2013-05-16 / News

This Week In Island History

Week of May 16
Compiled by Sue Maden

The news of 10 and 15 years ago is from the Jamestown Press. The news of 100 years ago came from the collection of the Newport Historical Society.

100 years ago

From the Newport Journal, May 16, 1913

An alarm was rung at 10:30 Monday morning for a grass fire at the Hopkins lot on Greene Lane. In burning caterpil­lars’ nests from the trees, the grass leaves became ignited and the blaze quickly spread to the pine trees with which the lot is covered. A volunteer bucket brigade attempted to put out the fire but as the pines caught fire it spread beyond their control and threatened a number of cottages in the vicinity. Hose 2 with a hydrant stream made short work of the blaze.

The ferry contract with Fort Greble expired Friday, but the boat will continue to stop, those who travel there being now obliged to pay their own fare.

The contract for the excavating and foundation of the ad­dition to the schoolhouse has been awarded to Mr. Eugene Peckham by the School Committee. Two bids were received. Mr. Peckham’s for $455 being the lower. He is to complete the work within 30 days.

75 years ago

From the Newport Daily News, May 17, 1938

At a special meeting of the Town Council for the purpose of opening the bids for Mackerel Cove beach, there were no bids. Mrs. A. Coleman Tefft appeared later in the evening and made a bid of $300 and percentage, which was accepted. Mrs. Tefft has been the manager at the beach for the past two years. (Note: This was the last season because the pavilion was destroyed in September by the 1938 Hurricane.)

From the Newport Daily News, May 19, 1938

Pupils from the Thomas H. Clarke and Carr schools went to the flying field on the Beavertail farm, in the school bus, to witness the air mail flight. Many townspeople were also present.

50 years ago

From the Newport Daily News, May 14, 1963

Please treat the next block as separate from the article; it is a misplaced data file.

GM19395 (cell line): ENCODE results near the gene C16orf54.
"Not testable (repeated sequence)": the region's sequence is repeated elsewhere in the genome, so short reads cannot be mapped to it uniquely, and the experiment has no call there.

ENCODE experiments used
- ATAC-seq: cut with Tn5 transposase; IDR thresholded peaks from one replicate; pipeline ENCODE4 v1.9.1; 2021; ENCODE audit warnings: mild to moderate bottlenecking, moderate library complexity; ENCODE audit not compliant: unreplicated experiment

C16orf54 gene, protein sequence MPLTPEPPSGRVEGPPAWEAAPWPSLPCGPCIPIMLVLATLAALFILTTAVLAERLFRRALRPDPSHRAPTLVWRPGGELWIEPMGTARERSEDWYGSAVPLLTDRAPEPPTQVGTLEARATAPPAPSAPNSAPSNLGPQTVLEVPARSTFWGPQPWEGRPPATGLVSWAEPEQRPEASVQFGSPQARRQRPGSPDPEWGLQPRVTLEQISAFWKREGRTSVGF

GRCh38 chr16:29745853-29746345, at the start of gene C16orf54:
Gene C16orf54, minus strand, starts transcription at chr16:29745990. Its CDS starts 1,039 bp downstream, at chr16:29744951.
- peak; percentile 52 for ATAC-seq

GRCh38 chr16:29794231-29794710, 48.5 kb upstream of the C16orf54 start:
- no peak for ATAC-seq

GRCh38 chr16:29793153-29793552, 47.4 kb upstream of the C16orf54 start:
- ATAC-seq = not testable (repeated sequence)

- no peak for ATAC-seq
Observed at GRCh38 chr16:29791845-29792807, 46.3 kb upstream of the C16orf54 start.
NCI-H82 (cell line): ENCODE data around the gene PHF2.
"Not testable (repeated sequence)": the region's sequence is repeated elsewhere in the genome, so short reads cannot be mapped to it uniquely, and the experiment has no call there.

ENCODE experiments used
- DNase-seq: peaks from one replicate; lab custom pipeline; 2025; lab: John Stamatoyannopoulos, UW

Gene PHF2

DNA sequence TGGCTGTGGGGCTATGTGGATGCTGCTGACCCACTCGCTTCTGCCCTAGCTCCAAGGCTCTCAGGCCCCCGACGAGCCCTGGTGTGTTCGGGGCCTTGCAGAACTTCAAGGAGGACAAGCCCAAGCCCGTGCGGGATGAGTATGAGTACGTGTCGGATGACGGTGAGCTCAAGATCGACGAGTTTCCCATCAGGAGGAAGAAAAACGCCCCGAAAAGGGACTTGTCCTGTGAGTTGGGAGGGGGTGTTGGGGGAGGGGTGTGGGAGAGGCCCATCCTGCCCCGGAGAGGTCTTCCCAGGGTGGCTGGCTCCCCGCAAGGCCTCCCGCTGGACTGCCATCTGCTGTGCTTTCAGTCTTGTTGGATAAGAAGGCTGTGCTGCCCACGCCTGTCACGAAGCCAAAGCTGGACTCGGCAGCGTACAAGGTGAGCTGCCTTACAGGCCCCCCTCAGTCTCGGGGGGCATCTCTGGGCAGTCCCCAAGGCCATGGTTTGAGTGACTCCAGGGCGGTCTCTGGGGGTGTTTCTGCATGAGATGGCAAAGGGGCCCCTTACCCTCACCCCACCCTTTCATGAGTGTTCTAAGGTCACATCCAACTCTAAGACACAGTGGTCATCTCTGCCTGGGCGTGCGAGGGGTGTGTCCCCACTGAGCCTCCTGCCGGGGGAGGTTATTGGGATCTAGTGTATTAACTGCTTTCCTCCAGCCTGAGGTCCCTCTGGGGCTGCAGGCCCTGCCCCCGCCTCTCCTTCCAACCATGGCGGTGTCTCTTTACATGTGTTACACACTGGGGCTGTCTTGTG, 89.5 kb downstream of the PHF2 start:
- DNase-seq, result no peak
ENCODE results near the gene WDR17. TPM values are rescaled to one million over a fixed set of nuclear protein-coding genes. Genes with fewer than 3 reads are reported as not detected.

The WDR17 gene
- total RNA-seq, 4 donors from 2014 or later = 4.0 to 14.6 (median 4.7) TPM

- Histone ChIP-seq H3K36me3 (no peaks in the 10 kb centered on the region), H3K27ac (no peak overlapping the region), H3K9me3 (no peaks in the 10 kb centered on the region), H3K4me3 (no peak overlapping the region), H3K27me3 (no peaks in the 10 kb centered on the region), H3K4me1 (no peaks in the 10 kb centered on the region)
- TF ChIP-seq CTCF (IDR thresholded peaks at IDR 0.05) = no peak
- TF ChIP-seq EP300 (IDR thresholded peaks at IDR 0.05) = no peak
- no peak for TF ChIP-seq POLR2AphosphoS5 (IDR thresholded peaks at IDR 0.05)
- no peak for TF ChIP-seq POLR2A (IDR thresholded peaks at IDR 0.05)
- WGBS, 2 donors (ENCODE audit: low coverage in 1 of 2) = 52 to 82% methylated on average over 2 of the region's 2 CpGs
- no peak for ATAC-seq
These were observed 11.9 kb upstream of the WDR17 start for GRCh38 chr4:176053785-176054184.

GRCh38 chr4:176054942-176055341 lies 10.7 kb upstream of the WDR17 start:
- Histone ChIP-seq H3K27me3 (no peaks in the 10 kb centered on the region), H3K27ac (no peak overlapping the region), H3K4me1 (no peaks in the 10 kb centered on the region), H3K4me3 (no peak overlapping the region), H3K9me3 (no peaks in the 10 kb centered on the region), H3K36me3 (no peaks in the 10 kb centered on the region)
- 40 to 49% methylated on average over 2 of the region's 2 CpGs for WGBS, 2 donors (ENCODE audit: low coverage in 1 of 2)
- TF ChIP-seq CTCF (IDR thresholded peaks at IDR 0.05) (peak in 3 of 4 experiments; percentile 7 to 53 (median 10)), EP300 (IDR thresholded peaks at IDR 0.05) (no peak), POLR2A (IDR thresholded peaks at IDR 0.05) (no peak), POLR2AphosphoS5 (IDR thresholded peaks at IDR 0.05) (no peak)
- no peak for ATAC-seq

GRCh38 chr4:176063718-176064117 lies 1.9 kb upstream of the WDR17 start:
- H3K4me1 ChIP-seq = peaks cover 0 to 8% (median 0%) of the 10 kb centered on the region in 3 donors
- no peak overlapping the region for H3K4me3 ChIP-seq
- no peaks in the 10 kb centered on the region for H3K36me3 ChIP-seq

The outgoing Jamestown Town Council last night, in its fi­See nal work session, referred much of its workload to the newly elected council. For the last two years, the council, headed by Donald J. Du­pre, numbered four Democrats and a lone Republican. For the next two years the council will consist of five Democrats.

From the Newport Daily News,

May 18, 1963

Camp Seaside at Jamestown will open for its 85th season on June 30. This is a resident camp of the Prov­idence YMCA. At present there are openings in camp staff for a nurse, archery and tennis counselors and a waterfront assistant. Camp Sea­side is located at Conanicut Park in Jamestown and has facilities to accommodate 80 girls from 8 years of age through 16. The buildings include six sleeping cabins, dining hall, recreation hall, craft house, infirmary, administrative building, and lavatory building with hot and cold running water.

Eighty students of the James­town junior high school depart­ment yesterday took an annual all- day bus trip to New York City. The seventh- and eighth-graders were taken on a tour of the United Na­tions building, the stock exchange, the waterfront and the battery. They stopped for dinner before re­turning home last night.

25 years ago

From the Newport Daily News,

May 11, 1988

The state Department of Trans­portation has recommended that Aetna Bridge Co. of Pawtucket do the repair work on the Jamestown Bridge. Aetna was the lowest bid­der at $925,932.

From the Newport Daily News,

May 17, 1988

A study of groundwater con­tamination around the now-closed town landfill took a step forward Monday night. The Town Council authorized spending up to $2,200 to have University of Rhode Island professors draw up a “request for proposals” for the study.

From the Newport Daily News,

May 18, 1988

Deck repairs to the Jamestown Bridge are tentatively scheduled to begin June 1. Besides repairs to the deck, the contract calls for structural repairs on the underside of the bridge.

15 years ago

From the Jamestown Press,

May 14, 1998

The state Department of Trans­portation decided last Friday to downgrade the $1.96 million con­struction project on Southwest Av­enue to just resurfacing due to the possible presence of Narragansett Indian burials.

More than a week of rain and humidity have delayed painting the outside of the water tower, and town officials may have to extend the restrictions on water-use cur­rently in effect.

10 years ago

From the Jamestown Press,

May 15, 2003

The only clearly reliable way to deal with Jamestown’s ongoing water needs is through personal conservation of water, even though millions of dollars in technical ef­forts will be made to squeeze more water out of the island’s bedrock.

Ken Littman, the top vote- getting Town Council candidate in last week’s election, and other candidates for Town Council, used the need to combine the three town office buildings as a campaign is­sue. Currently, the town offices are in three buildings: Town Hall on Narragansett Avenue, the planning office on West Street and the town offices on Southwest Avenue. A new town hall will be a top prior­ity.

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